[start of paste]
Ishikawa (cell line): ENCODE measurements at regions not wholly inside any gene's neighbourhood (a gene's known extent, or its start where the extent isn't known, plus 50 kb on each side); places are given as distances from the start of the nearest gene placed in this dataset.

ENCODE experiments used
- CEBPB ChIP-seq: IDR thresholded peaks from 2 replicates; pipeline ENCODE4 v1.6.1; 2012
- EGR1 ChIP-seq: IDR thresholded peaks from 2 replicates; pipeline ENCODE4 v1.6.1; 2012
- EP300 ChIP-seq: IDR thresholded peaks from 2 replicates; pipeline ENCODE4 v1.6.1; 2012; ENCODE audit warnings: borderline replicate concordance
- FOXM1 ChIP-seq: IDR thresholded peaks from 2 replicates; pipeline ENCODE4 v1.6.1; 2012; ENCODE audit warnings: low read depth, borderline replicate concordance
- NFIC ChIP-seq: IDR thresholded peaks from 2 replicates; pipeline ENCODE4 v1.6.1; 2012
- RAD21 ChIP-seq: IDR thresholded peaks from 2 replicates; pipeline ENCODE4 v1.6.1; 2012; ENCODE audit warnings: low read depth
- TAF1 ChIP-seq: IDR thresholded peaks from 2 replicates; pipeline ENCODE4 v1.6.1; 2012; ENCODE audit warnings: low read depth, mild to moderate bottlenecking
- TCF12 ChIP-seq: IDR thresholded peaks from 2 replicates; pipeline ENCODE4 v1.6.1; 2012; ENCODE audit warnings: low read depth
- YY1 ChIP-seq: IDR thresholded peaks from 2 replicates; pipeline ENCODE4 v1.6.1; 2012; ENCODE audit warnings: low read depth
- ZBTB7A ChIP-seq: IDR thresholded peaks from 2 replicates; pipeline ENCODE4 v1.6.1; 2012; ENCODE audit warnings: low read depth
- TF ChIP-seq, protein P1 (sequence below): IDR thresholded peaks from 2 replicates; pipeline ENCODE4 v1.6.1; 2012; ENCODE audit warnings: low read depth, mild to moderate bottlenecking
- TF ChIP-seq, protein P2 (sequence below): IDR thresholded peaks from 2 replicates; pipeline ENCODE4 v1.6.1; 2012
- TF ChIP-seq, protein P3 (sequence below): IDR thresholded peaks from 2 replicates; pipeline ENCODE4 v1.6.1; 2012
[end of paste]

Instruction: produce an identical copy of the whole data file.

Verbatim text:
Ishikawa (cell line): ENCODE measurements at regions not wholly inside any gene's neighbourhood (a gene's known extent, or its start where the extent isn't known, plus 50 kb on each side); places are given as distances from the start of the nearest gene placed in this dataset.

ENCODE experiments used
- CEBPB ChIP-seq: IDR thresholded peaks from 2 replicates; pipeline ENCODE4 v1.6.1; 2012
- EGR1 ChIP-seq: IDR thresholded peaks from 2 replicates; pipeline ENCODE4 v1.6.1; 2012
- EP300 ChIP-seq: IDR thresholded peaks from 2 replicates; pipeline ENCODE4 v1.6.1; 2012; ENCODE audit warnings: borderline replicate concordance
- FOXM1 ChIP-seq: IDR thresholded peaks from 2 replicates; pipeline ENCODE4 v1.6.1; 2012; ENCODE audit warnings: low read depth, borderline replicate concordance
- NFIC ChIP-seq: IDR thresholded peaks from 2 replicates; pipeline ENCODE4 v1.6.1; 2012
- RAD21 ChIP-seq: IDR thresholded peaks from 2 replicates; pipeline ENCODE4 v1.6.1; 2012; ENCODE audit warnings: low read depth
- TAF1 ChIP-seq: IDR thresholded peaks from 2 replicates; pipeline ENCODE4 v1.6.1; 2012; ENCODE audit warnings: low read depth, mild to moderate bottlenecking
- TCF12 ChIP-seq: IDR thresholded peaks from 2 replicates; pipeline ENCODE4 v1.6.1; 2012; ENCODE audit warnings: low read depth
- YY1 ChIP-seq: IDR thresholded peaks from 2 replicates; pipeline ENCODE4 v1.6.1; 2012; ENCODE audit warnings: low read depth
- ZBTB7A ChIP-seq: IDR thresholded peaks from 2 replicates; pipeline ENCODE4 v1.6.1; 2012; ENCODE audit warnings: low read depth
- TF ChIP-seq, protein P1 (sequence below): IDR thresholded peaks from 2 replicates; pipeline ENCODE4 v1.6.1; 2012; ENCODE audit warnings: low read depth, mild to moderate bottlenecking
- TF ChIP-seq, protein P2 (sequence below): IDR thresholded peaks from 2 replicates; pipeline ENCODE4 v1.6.1; 2012
- TF ChIP-seq, protein P3 (sequence below): IDR thresholded peaks from 2 replicates; pipeline ENCODE4 v1.6.1; 2012